Category Archives: grief and mourning

Disparate Attitudes Towards Death 

             In an article entitled, Endings: A Sociology of Death and Dying, Michael Kearl discusses the statistics behind death. I was shocked to find that the rate of suicide among men aged 85 and older is 155% higher than of the age group aged 15-24. I found this extraordinarily telling of elderly citizens opinions toward death and wondered if the recent increase parallels the development of life sustaining technology. Are these statistics telling us something about American’s desire to die in control? Do they reflect a failing system of geriatric care? Or does it reveal something more profound about the dwindling quality of life as one ages?

             In August of this year, renowned neurologist, researcher and writer Oliver Sacks passed away after being diagnosed with cancer. Upon learning the diagnosis he published an article in the New York Times entitled, My Own Life, where he reflected on his accomplishments and philosophized about the end of his life. He compared his thoughts on death to those of philosopher David Hume who wrote, “It is difficult to be more detached from life than I am at present.” Sacks elaborated on Hume’s idea stating, “Over the last few days, I have been able to see my life as from a great altitude, as a sort of landscape, and with a deepening sense of the connection of all its parts. This does not mean I am finished with life. On the contrary, I feel intensely alive…” He goes on to detail the life events that brought him joy and reflect on what he has yet to accomplish. Months later, he composed another statement that was published in the Times where he concluded, “And now, weak, short of breath, my once-firm muscles melted away by cancer, I find my thoughts, increasingly, not on the supernatural or spiritual, but on what is meant by living a good and worthwhile life — achieving a sense of peace within oneself. I find my thoughts drifting to the Sabbath, the day of rest, the seventh day of the week, and perhaps the seventh day of one’s life as well, when one can feel that one’s work is done, and one may, in good conscience, rest.”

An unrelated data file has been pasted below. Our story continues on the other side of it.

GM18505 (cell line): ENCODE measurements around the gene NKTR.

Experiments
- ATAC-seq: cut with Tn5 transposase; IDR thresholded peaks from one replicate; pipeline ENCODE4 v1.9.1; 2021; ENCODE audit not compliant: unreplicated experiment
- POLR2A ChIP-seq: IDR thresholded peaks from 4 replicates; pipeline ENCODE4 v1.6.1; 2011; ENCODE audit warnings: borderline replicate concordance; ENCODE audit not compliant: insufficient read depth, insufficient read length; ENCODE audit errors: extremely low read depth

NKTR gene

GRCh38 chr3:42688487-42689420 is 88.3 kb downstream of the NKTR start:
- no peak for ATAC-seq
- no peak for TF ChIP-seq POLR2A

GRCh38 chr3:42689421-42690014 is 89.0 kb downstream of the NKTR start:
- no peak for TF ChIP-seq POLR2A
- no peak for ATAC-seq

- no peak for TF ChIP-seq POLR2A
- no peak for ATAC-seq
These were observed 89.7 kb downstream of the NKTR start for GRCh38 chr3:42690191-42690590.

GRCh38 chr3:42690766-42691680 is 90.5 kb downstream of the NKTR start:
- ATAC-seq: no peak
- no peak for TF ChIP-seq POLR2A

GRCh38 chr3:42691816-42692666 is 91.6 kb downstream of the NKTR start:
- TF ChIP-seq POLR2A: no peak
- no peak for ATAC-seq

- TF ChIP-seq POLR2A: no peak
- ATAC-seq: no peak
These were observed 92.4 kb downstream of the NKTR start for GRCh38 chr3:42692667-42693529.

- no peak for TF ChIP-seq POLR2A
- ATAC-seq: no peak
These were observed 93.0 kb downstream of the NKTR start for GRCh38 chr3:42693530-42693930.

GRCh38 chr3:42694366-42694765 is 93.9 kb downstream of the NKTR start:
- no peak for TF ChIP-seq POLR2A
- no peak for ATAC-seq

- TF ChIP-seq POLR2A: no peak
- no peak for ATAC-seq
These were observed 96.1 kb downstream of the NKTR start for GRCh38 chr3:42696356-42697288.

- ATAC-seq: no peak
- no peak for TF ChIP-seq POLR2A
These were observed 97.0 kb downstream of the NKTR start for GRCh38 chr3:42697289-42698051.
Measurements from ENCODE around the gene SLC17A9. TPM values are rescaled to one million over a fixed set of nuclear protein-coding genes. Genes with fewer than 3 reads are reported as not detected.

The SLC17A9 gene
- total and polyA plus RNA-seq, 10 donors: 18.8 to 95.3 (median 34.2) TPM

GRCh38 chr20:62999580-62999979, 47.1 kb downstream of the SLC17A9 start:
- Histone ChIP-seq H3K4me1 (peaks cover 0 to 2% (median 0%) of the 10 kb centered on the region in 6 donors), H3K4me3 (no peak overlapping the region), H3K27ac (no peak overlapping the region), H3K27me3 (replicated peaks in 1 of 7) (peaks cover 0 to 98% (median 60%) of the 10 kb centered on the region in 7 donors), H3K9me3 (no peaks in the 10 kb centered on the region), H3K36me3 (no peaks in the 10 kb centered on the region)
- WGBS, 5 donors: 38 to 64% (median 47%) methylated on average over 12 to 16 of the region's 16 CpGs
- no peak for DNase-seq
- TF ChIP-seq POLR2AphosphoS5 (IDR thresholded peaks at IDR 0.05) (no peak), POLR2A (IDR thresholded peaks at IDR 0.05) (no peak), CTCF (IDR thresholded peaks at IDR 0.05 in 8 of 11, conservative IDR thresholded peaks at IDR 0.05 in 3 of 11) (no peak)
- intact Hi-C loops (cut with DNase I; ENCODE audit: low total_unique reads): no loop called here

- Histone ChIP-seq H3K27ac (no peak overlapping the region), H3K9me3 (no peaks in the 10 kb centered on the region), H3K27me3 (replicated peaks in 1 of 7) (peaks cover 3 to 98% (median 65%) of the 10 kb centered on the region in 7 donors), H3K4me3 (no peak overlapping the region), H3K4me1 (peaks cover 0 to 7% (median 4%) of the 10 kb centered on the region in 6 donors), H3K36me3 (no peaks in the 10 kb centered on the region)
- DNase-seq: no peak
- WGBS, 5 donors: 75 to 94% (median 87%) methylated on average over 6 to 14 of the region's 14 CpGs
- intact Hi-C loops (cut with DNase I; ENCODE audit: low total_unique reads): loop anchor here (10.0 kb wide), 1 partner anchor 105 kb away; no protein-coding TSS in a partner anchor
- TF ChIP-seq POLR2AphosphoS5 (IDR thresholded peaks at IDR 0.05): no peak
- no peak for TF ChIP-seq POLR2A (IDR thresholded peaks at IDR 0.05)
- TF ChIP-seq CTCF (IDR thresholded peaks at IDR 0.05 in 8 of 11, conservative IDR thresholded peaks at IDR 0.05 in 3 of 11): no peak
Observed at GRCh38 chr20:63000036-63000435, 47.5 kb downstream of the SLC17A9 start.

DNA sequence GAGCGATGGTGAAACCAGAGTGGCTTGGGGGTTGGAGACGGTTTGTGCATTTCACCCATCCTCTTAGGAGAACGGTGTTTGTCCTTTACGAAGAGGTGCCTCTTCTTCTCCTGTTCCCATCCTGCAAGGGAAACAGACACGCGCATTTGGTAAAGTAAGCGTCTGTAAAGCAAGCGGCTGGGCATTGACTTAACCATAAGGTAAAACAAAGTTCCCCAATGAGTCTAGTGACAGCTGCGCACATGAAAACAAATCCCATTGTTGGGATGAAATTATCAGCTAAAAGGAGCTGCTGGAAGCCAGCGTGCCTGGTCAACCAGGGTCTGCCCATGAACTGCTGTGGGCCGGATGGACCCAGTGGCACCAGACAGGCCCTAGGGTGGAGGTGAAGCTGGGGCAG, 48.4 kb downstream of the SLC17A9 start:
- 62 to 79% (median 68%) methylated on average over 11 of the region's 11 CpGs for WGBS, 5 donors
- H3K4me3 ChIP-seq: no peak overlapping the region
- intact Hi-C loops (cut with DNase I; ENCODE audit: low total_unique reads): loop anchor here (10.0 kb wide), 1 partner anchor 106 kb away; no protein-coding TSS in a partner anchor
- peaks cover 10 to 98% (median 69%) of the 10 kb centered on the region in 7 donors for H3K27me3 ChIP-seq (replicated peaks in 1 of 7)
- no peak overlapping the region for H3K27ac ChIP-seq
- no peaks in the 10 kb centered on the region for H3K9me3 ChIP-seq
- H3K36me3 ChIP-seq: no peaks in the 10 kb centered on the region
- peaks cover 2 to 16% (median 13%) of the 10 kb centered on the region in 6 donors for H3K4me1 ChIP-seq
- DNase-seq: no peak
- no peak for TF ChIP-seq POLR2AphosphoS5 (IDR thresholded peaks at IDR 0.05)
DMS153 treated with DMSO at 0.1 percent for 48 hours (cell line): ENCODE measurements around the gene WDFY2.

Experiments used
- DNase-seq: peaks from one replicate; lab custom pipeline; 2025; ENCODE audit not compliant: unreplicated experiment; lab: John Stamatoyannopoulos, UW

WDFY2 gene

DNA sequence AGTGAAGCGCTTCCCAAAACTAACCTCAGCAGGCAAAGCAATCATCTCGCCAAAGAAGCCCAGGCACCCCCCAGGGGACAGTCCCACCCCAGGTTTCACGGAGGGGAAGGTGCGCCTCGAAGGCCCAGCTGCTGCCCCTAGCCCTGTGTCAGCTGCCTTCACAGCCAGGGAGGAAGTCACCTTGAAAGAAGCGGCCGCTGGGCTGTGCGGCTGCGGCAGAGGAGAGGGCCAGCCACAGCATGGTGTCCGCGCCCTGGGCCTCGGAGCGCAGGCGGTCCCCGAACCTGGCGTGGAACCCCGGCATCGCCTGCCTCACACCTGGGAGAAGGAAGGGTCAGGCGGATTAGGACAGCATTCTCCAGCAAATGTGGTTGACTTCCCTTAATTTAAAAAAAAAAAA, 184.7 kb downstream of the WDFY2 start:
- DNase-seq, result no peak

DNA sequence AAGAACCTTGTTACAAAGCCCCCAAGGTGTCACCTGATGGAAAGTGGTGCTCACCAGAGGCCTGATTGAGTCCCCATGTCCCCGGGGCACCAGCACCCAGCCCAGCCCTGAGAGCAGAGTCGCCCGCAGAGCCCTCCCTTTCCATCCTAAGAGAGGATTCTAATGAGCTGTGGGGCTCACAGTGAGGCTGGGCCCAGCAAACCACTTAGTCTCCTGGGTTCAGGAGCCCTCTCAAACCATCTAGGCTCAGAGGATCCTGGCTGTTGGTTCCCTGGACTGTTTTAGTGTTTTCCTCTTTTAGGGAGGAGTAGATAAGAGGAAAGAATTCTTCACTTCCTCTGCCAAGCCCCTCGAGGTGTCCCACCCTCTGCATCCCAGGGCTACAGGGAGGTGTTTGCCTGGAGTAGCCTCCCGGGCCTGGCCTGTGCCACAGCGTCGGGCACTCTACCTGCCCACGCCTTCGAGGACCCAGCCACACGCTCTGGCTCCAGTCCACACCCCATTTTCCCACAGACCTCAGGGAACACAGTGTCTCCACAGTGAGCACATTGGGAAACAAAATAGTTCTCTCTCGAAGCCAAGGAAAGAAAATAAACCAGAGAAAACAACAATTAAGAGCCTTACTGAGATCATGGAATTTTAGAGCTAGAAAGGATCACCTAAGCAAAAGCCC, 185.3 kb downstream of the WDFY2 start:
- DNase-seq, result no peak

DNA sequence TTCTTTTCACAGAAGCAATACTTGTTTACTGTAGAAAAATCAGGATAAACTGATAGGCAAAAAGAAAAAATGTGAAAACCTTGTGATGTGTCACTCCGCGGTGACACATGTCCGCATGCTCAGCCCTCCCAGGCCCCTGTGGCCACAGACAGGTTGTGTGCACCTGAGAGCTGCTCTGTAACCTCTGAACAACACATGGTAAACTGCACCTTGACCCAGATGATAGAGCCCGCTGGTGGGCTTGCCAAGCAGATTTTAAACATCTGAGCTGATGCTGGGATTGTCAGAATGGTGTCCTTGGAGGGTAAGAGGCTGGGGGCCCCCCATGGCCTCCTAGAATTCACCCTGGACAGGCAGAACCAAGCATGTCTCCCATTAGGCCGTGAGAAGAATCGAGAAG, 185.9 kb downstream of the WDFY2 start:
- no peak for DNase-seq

In light of the courage and genuine contentedness of Sack’s words, I found it difficult then, to understand why elderly suicide statistics are exceedingly high. What could foster such a drastic difference of attitude towards one’s death? Is there a biological explanation why some people desire death to the point of suicide while others publish articles on their deathbed asserting they are not yet finished with life? Could this be an effect of education, economics or religion? Investigating attitudes towards death would educate society about this oftentimes-taboo topic and hopefully allow us to view our own lives as the “enormous privilege and adventure” that Oliver Sacks did.

 

 

Ghanaian “Fantasy Caskets”

While the idea of being buried in a casket spans multiple societies, Ghanaians have put a modern twist on this tradition. “Fantasy coffins,” as they have been dubbed by reporters, are caskets shaped like something relevant to the person being buried. From cars to animals to mobile phones or even a camera, Ghanaians are requesting increasingly diverse casket shapes. Just what do these unique caskets represent? For some families, the casket shape represents what the person loved to do- a pineapple shaped coffin for a man who grew pineapples, one that is fish shaped for a fisherman, etc. Others can represent some sort of ambition- a woman who had never flown before was buried in a casket shaped like a plane. The choice of casket design can be a reflection of status, with some being shaped as luxury cars or other high end products. Of course, some people choose a more religious design. One carpenter in Accra told BBC reporters one of his most popular designs is the Bible.

Robot casket

An example of a “fantasy casket” shaped like a robot. Photo credit: “Robot casket” by sshreeves licensed by CC 4.0

While the casket designs may seem lighthearted, Ghanaians still take death very seriously. By purchasing an elaborate casket, it is a way of showing respect for the family member who has passed. Also, the price tag of these custom made caskets is very high, starting at around 1000 Ghanaian cedi or approximately $250; many Ghanaians make this much in a year. Casket design can also be a point of contention among the family members of the dead if the deceased never left a clear indicator of what they would like their casket to be shaped liked, with family members disagreeing about what design is most appropriate to take the body into the afterlife. However, most families can agree that the purpose of the casket is to provide a respectful and meaningful vessel for the deceased.

http://news.bbc.co.uk/2/hi/programmes/from_our_own_correspondent/4196011.stm

Death in the Media

In the era of Facebook, Twitter, and Instagram it seems as though images are constantly being uploaded, shared, and “liked.”  While most publicly shared photos are flattering selfies or snapshots of kittens and babies, they occasionally showcase a darker subject matter—death.